In collaboration with the National Institute of Health (NIH), Arthritis and Rheumatism Branch, two major medical institutions in Michigan and Pennsylvania were able to isolate chromosomal DNA from Chlamydia pneumoniae (CPn) in patients with reactive arthritis/Reiter’s Syndrome and other forms of inflammatory arthritis. The results of this study demonstrated that CPn found in the synovium of patients infected by this organism were both viable and metabolically active and that their findings point to this infection playing a role in long-term joint disease and its pathogenesis.
Chlamydia pneumoniae serology: interlaboratory variation in microimmunofluorescence assay results. J Infect Dis. 2000 Jun;181 Suppl 3:S426-9.
In a Canadian study to determine the extent of Chlamydia pneumoniae (CPn) microimmunofluorescence test variation among 14 different laboratories in 8 countries, 22 identical sera panels were sent for IgM and IgG testing. Of note is that 4 laboratories failed to identify false positive IgM titers that were due to elevated rheumatoid factor (RF).
RBF Commentary: This research is based on the assumption that elevations in RF interfere with CPn IgM testing, producing false positives. However, it seems reasonable to question whether RF behaves as an acute phase reactant, appearing as a result of CPn infection (as has been shown by other infectious agents), or if a pre-existent elevation in RF in fact does produce false positive results in some cases. In light of this, it may be worthy of consideration that RF-seropositive RA patients who have a history of CPn, that a positive IgM may in fact be a true-positive result and that further testing is indicated.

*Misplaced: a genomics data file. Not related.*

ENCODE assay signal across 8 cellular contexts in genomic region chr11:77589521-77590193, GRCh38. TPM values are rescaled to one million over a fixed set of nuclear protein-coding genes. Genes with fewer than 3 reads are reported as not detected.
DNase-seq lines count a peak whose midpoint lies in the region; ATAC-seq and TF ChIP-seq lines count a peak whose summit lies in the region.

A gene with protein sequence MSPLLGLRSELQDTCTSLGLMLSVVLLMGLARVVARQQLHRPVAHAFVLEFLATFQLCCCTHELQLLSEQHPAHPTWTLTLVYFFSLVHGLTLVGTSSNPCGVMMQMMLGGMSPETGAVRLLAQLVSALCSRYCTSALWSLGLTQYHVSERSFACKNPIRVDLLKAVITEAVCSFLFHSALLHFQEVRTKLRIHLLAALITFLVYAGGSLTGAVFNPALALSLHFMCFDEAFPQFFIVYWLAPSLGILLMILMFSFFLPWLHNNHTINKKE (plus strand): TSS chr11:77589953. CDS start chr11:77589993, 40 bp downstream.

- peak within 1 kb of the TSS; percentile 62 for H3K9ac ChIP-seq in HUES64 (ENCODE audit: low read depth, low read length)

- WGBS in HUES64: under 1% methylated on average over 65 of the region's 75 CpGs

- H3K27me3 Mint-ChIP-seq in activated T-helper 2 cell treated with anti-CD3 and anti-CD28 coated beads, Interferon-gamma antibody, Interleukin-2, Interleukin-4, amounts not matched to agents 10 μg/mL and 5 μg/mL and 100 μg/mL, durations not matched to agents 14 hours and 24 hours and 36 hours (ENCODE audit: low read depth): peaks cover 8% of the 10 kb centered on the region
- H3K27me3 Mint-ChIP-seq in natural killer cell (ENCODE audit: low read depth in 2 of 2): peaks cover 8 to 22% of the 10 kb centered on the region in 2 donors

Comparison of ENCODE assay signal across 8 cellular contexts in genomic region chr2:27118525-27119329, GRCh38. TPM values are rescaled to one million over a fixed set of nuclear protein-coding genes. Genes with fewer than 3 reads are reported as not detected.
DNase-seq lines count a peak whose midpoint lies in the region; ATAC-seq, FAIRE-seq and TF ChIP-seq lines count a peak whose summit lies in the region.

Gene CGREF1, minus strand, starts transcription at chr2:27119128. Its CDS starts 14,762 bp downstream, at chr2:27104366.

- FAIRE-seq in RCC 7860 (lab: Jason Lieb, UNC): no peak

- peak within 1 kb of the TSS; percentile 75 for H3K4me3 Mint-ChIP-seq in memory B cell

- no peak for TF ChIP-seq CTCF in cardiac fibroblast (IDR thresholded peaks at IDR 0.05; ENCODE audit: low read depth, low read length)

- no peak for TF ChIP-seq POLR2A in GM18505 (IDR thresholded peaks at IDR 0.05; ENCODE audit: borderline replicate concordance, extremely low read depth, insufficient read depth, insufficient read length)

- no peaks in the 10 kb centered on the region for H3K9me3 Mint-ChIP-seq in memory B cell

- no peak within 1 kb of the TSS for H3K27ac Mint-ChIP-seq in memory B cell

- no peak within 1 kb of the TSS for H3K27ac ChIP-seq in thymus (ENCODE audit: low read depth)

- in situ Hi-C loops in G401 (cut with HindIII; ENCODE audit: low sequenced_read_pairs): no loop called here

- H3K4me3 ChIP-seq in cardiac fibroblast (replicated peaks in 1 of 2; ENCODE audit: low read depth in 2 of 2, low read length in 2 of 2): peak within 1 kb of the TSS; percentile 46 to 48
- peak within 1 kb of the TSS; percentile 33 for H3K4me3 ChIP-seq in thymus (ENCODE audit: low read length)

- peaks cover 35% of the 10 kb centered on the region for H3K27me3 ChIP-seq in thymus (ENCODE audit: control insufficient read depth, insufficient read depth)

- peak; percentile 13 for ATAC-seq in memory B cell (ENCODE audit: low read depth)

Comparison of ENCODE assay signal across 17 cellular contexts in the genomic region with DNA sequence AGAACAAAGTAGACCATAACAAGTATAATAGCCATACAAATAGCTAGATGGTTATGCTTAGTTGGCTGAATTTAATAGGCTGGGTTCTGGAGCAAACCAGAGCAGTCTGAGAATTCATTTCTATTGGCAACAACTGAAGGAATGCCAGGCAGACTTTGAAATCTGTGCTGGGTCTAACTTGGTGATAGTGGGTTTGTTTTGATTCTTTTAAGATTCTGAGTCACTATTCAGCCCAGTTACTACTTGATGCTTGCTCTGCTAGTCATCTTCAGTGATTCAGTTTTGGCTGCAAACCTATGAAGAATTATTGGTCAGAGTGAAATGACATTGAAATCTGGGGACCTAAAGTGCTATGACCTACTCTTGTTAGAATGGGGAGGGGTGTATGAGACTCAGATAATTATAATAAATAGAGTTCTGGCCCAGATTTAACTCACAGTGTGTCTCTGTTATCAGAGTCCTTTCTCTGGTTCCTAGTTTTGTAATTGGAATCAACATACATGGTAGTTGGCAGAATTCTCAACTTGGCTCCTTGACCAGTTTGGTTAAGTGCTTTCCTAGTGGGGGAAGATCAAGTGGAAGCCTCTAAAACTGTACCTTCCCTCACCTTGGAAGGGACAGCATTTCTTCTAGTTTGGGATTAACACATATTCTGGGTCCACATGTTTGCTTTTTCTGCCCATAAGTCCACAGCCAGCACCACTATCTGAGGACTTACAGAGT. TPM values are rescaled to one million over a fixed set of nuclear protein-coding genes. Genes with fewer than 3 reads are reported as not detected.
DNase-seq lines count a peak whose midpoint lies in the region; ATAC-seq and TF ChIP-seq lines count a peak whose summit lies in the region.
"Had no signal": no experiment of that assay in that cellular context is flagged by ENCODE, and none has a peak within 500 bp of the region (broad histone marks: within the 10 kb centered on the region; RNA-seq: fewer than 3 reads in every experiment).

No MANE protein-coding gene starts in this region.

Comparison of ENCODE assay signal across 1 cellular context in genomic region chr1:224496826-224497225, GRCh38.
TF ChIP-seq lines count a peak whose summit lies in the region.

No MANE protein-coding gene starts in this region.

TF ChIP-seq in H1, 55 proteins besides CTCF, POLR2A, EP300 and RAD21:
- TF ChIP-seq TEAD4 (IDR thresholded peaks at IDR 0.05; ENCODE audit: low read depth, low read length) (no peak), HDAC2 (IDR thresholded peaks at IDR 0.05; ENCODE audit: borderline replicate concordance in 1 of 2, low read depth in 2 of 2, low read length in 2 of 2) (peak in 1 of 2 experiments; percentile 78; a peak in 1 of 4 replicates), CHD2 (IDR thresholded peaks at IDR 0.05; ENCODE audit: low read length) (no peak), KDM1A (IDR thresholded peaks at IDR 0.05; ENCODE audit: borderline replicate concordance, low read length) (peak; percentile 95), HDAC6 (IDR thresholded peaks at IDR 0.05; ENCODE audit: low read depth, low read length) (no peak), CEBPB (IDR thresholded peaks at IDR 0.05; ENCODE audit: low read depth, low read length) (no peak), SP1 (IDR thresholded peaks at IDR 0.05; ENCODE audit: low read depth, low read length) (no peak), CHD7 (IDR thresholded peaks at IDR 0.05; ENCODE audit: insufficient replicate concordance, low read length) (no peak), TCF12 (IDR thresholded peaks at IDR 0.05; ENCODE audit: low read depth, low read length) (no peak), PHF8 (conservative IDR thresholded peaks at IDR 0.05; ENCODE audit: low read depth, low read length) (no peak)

Age-related interference with Chlamydia pneumoniae microimmunofluorescence serology due to circulating rheumatoid factor. J Clin Microbiol. 1992 May;30(5):1287-90.
In a study conducted in The Netherlands, researchers ran microimmunofluorescence (MIF) serology IgM and IgG testing to look for Chlamydia pneumoniae (CPn) elementary bodies (EBs) in 286 patients with respiratory illnesses. Of these, 71% (n=205) were antibody-positive for CPn and 22% (n=64) were MIF-positive for recent (IgM) infection. Of the patients who were IgM-positive, 78% were also found to have circulating rheumatoid factor (RF) by rheumatoid arthritis latex-assay and RF frequency increased with age. When IgM sera was re-tested by absorption method with anti-human IgG, all samples became negative in the MIF assay. Active rheumatoid arthritis (RA) patients (n=25) in the study (with no apparent respiratory illness) were CPn-positive on both IgM and IgG testing. When re-testing after absorption of anti-human IgG, all IgM-positive sera reactivity disappeared on the MIF IgM assay. These authors conclude that recent infection with CPn becomes more prone to false-positive results with age unless sera testing is routinely absorbed with anti-human IgG prior to MIF testing.
RBF Commentary: Slight RF elevations are sometimes seen in otherwise healthy, non-rheumatic elderly patients. The RA patient cohort in this study bears significant relevance in that 14/25 samples – almost 50% – were also found to be positive for past (IgG) infection of CPn. Whether or not, IgM (indicating recent infection) results were proved to be false positives, a history of CPn infection, with the potential for systemic dissemination, may provide indication of chronic low-grade intracellular infection in these RA patients. For further RBF commentary, see above.